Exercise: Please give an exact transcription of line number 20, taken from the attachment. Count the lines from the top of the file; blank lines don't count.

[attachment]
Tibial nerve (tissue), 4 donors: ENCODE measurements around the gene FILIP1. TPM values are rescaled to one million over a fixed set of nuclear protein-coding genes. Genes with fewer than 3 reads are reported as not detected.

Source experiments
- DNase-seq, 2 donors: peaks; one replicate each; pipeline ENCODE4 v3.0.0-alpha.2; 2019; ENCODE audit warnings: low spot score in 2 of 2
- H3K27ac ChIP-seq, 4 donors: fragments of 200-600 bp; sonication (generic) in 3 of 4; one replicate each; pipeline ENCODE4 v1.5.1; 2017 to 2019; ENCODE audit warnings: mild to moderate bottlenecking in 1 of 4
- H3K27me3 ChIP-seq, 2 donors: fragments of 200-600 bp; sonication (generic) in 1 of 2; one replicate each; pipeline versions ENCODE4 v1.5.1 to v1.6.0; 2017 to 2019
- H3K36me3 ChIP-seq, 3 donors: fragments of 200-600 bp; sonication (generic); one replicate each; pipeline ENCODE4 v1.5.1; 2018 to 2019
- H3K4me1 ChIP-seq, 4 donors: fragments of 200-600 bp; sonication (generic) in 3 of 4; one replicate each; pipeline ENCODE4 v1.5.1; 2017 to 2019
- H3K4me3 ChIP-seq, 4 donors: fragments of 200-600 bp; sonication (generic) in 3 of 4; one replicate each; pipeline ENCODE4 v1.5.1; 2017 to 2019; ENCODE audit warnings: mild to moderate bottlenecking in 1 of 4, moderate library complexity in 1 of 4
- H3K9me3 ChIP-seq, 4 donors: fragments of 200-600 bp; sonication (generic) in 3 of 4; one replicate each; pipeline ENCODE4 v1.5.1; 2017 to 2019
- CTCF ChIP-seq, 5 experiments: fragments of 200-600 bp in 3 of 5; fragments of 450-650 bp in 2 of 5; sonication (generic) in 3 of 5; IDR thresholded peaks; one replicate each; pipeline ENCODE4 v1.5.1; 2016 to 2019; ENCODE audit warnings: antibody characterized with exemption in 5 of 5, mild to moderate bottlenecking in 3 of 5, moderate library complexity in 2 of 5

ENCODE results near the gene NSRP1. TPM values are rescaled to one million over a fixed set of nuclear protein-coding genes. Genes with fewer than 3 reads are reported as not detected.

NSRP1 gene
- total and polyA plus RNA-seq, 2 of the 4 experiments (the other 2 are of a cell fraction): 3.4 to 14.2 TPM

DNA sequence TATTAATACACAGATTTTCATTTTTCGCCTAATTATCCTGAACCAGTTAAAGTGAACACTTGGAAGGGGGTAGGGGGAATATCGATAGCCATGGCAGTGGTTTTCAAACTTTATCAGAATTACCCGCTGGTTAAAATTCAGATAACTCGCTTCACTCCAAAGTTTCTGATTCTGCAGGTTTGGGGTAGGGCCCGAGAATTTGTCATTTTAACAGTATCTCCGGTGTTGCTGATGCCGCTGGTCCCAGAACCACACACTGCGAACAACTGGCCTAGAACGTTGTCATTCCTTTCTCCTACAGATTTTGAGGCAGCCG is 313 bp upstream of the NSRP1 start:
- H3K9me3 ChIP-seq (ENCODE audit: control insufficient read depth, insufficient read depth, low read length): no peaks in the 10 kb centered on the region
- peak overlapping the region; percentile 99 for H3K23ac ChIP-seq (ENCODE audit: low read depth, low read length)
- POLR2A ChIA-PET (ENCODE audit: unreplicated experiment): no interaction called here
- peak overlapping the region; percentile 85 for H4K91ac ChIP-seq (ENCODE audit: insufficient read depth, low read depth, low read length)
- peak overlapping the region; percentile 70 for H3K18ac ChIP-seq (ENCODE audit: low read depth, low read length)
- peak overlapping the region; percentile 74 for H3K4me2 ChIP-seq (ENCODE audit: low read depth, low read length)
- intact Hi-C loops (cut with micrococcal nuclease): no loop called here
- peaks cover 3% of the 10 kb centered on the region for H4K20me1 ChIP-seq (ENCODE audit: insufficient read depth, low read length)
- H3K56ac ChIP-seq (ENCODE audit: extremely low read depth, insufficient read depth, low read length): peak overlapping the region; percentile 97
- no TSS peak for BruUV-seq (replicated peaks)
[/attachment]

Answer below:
- peak overlapping the region; percentile 74 for H3K4me2 ChIP-seq (ENCODE audit: low read depth, low read length)